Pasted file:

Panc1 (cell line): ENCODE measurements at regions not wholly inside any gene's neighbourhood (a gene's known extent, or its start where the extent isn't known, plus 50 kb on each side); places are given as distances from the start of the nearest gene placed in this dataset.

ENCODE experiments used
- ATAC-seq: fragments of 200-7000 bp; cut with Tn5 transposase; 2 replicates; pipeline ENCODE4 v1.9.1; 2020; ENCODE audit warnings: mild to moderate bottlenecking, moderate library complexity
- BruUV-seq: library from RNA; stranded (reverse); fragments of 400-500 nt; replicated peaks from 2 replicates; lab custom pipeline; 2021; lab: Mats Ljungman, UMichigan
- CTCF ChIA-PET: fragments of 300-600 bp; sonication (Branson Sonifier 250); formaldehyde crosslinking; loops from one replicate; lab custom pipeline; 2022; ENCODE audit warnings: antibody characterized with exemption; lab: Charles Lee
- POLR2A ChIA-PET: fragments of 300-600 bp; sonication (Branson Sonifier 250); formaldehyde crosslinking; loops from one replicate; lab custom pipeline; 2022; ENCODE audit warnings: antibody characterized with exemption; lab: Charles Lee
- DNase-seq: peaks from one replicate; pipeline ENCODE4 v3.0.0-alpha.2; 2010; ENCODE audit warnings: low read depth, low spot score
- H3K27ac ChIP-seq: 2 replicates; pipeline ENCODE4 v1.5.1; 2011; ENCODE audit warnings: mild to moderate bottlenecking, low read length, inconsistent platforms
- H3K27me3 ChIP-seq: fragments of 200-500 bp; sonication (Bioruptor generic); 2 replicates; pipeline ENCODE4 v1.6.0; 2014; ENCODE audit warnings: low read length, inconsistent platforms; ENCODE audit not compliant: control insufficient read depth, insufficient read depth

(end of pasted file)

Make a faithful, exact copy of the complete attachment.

Panc1 (cell line): ENCODE measurements at regions not wholly inside any gene's neighbourhood (a gene's known extent, or its start where the extent isn't known, plus 50 kb on each side); places are given as distances from the start of the nearest gene placed in this dataset.

ENCODE experiments used
- ATAC-seq: fragments of 200-7000 bp; cut with Tn5 transposase; 2 replicates; pipeline ENCODE4 v1.9.1; 2020; ENCODE audit warnings: mild to moderate bottlenecking, moderate library complexity
- BruUV-seq: library from RNA; stranded (reverse); fragments of 400-500 nt; replicated peaks from 2 replicates; lab custom pipeline; 2021; lab: Mats Ljungman, UMichigan
- CTCF ChIA-PET: fragments of 300-600 bp; sonication (Branson Sonifier 250); formaldehyde crosslinking; loops from one replicate; lab custom pipeline; 2022; ENCODE audit warnings: antibody characterized with exemption; lab: Charles Lee
- POLR2A ChIA-PET: fragments of 300-600 bp; sonication (Branson Sonifier 250); formaldehyde crosslinking; loops from one replicate; lab custom pipeline; 2022; ENCODE audit warnings: antibody characterized with exemption; lab: Charles Lee
- DNase-seq: peaks from one replicate; pipeline ENCODE4 v3.0.0-alpha.2; 2010; ENCODE audit warnings: low read depth, low spot score
- H3K27ac ChIP-seq: 2 replicates; pipeline ENCODE4 v1.5.1; 2011; ENCODE audit warnings: mild to moderate bottlenecking, low read length, inconsistent platforms
- H3K27me3 ChIP-seq: fragments of 200-500 bp; sonication (Bioruptor generic); 2 replicates; pipeline ENCODE4 v1.6.0; 2014; ENCODE audit warnings: low read length, inconsistent platforms; ENCODE audit not compliant: control insufficient read depth, insufficient read depth